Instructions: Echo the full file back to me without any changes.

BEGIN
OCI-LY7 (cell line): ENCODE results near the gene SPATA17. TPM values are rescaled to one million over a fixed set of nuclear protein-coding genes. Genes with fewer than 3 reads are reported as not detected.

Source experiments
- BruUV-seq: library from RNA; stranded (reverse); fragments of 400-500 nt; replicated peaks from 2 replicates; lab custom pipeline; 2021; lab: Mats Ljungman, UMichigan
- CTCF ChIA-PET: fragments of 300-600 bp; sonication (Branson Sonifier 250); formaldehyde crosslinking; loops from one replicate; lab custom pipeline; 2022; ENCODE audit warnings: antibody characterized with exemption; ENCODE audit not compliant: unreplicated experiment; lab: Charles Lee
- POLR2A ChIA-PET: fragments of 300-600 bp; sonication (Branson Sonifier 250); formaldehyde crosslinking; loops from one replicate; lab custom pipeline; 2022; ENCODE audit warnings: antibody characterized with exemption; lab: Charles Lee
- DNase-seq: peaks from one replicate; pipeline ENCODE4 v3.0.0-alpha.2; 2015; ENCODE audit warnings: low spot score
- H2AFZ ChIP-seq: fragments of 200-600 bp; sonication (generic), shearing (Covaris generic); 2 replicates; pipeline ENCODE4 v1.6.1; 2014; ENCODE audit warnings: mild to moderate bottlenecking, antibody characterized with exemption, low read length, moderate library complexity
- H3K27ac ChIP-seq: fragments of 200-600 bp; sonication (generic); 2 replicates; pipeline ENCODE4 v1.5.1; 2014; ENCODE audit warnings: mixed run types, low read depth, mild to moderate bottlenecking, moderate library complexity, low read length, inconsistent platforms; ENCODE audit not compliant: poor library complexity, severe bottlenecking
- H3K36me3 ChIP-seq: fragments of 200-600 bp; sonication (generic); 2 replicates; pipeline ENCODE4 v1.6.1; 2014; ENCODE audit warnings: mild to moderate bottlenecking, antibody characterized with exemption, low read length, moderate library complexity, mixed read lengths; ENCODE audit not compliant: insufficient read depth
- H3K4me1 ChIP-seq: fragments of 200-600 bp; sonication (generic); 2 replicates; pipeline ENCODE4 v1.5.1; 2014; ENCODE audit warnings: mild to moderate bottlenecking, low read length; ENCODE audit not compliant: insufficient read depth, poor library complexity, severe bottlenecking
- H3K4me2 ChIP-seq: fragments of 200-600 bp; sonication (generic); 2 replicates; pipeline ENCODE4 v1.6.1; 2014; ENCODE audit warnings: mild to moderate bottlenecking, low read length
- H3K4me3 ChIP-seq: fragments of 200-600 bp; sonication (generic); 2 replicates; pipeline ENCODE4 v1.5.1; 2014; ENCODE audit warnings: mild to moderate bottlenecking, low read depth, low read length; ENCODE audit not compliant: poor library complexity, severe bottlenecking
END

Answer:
OCI-LY7 (cell line): ENCODE results near the gene SPATA17. TPM values are rescaled to one million over a fixed set of nuclear protein-coding genes. Genes with fewer than 3 reads are reported as not detected.

Source experiments
- BruUV-seq: library from RNA; stranded (reverse); fragments of 400-500 nt; replicated peaks from 2 replicates; lab custom pipeline; 2021; lab: Mats Ljungman, UMichigan
- CTCF ChIA-PET: fragments of 300-600 bp; sonication (Branson Sonifier 250); formaldehyde crosslinking; loops from one replicate; lab custom pipeline; 2022; ENCODE audit warnings: antibody characterized with exemption; ENCODE audit not compliant: unreplicated experiment; lab: Charles Lee
- POLR2A ChIA-PET: fragments of 300-600 bp; sonication (Branson Sonifier 250); formaldehyde crosslinking; loops from one replicate; lab custom pipeline; 2022; ENCODE audit warnings: antibody characterized with exemption; lab: Charles Lee
- DNase-seq: peaks from one replicate; pipeline ENCODE4 v3.0.0-alpha.2; 2015; ENCODE audit warnings: low spot score
- H2AFZ ChIP-seq: fragments of 200-600 bp; sonication (generic), shearing (Covaris generic); 2 replicates; pipeline ENCODE4 v1.6.1; 2014; ENCODE audit warnings: mild to moderate bottlenecking, antibody characterized with exemption, low read length, moderate library complexity
- H3K27ac ChIP-seq: fragments of 200-600 bp; sonication (generic); 2 replicates; pipeline ENCODE4 v1.5.1; 2014; ENCODE audit warnings: mixed run types, low read depth, mild to moderate bottlenecking, moderate library complexity, low read length, inconsistent platforms; ENCODE audit not compliant: poor library complexity, severe bottlenecking
- H3K36me3 ChIP-seq: fragments of 200-600 bp; sonication (generic); 2 replicates; pipeline ENCODE4 v1.6.1; 2014; ENCODE audit warnings: mild to moderate bottlenecking, antibody characterized with exemption, low read length, moderate library complexity, mixed read lengths; ENCODE audit not compliant: insufficient read depth
- H3K4me1 ChIP-seq: fragments of 200-600 bp; sonication (generic); 2 replicates; pipeline ENCODE4 v1.5.1; 2014; ENCODE audit warnings: mild to moderate bottlenecking, low read length; ENCODE audit not compliant: insufficient read depth, poor library complexity, severe bottlenecking
- H3K4me2 ChIP-seq: fragments of 200-600 bp; sonication (generic); 2 replicates; pipeline ENCODE4 v1.6.1; 2014; ENCODE audit warnings: mild to moderate bottlenecking, low read length
- H3K4me3 ChIP-seq: fragments of 200-600 bp; sonication (generic); 2 replicates; pipeline ENCODE4 v1.5.1; 2014; ENCODE audit warnings: mild to moderate bottlenecking, low read depth, low read length; ENCODE audit not compliant: poor library complexity, severe bottlenecking